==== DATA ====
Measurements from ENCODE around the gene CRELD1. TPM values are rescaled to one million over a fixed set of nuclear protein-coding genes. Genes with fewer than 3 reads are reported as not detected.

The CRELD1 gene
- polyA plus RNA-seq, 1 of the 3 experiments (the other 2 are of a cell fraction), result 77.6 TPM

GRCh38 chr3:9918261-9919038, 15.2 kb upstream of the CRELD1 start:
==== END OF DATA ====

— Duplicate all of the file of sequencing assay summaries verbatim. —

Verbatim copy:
Measurements from ENCODE around the gene CRELD1. TPM values are rescaled to one million over a fixed set of nuclear protein-coding genes. Genes with fewer than 3 reads are reported as not detected.

The CRELD1 gene
- polyA plus RNA-seq, 1 of the 3 experiments (the other 2 are of a cell fraction), result 77.6 TPM

GRCh38 chr3:9918261-9919038, 15.2 kb upstream of the CRELD1 start: